where g_{ ω } are sub-graphs of words not covered by any zone, such that p(g_{ w })=exp(−|g_{ w }|); |·| denotes the cardinality function; g_{i }is a sub-word-graph subsumed in zone-I; and p(g_{i}|z_{i}) is a generative model for zones. The likelihood model for zones can be constructed as a probabilistic model on word-sub-graphs, such that the expected value of each feature is the same as a corresponding average value extracted from training data. Given n labeled zones, the expected value E can be expressed:
such that j=0, . . . , 5, where j indexes the zone features. The observed feature statistics serve as constraints and based on the maximum entropy principle, the likelihood model for zones can be derived as:
where the λ's are Lagrange multipliers or, more particularly, feature weights to be estimated; and c is a normalizing constant. As features f_{w} ^{(2)}, f_{w} ^{(3)}, and f_{w} ^{(4) }are context sensitive, the likelihood model for zones also encodes a certain amount of contextual information. The feature weights are solved iteratively using Generalized Iterative Scaling (GIS), such as described in J. N. Darroch and D. Rateli, “Generalized Iterative Scaling for Log-Linear Models,” Ann. Of Math. Stats., V. 43 (1972), the disclosure of which is incorporated by reference.
where j=0, . . . , 5. To initialize the GIS, an initial feature weight λ for each feature is set (step 63): where j=0, . . . ,5. During each iteration t of the GIS, an expected value of each feature is evaluated with the current feature weight (step 64), expressed:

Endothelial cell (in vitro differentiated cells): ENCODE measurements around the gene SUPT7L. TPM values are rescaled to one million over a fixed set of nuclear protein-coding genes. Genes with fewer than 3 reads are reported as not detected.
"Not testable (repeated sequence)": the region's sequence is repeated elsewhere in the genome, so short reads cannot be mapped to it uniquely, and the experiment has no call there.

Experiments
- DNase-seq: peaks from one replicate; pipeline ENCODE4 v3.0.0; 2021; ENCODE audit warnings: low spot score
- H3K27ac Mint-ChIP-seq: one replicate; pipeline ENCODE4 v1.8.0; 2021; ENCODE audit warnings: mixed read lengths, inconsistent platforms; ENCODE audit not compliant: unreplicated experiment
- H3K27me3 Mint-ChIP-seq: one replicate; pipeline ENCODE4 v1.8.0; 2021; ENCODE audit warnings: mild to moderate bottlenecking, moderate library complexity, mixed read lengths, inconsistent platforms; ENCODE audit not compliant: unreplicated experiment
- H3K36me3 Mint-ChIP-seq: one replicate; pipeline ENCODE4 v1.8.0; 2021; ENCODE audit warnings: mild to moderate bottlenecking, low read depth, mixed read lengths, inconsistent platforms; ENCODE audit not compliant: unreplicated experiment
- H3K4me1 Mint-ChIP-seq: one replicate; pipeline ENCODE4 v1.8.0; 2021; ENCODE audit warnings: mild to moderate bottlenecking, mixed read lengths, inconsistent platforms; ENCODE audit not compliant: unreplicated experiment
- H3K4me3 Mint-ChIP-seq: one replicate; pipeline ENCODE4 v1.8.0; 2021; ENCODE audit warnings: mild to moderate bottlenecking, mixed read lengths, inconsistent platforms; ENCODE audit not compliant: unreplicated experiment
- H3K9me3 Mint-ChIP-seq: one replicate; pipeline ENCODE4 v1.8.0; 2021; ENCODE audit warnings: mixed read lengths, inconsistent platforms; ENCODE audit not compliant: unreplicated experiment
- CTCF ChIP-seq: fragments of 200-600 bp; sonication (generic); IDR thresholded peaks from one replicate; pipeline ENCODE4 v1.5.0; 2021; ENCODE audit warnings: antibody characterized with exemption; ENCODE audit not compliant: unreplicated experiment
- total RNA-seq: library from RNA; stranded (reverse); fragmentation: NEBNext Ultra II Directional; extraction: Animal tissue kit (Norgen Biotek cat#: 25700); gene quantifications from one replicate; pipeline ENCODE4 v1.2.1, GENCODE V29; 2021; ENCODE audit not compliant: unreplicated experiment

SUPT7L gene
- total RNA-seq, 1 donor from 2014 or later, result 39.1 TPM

where j=0, . . . ,5. The feature weight for each feature is then updated (step 65):
where j=0, . . . ,5; C is a correction constant chosen large enough to cover an additional dummy feature, such as described in Id. In one embodiment, C=8. Iteration of the GIS continues until convergence (step 66). Prior Model for Zone Relations The prior model for zone relations governs each zone's shape and the spatial distribution of zones within a document page, including similarity, proximity, symmetry, and other attributes. The prior model for zone relations is characterized by a Gestalt ensemble for various Gestalt patterns, such as described in C. Guo et al., “Modeling Visual Patterns by Integrating Descriptive and Generative Methods,” Int'l J of Comp. Vision, V. 53, No. 1, pp. 5-29 (June 2003), the disclosure of which is incorporated by reference. This model makes zone evaluation context sensitive. To minimize learning expense, the specificity of the document set is used opportunistically by requiring that each zone be a rectangle with no overlap between any two zones, such that: where δ(·) is a Dirac delta function. The prior model for zone relations p(Z) can be expressed: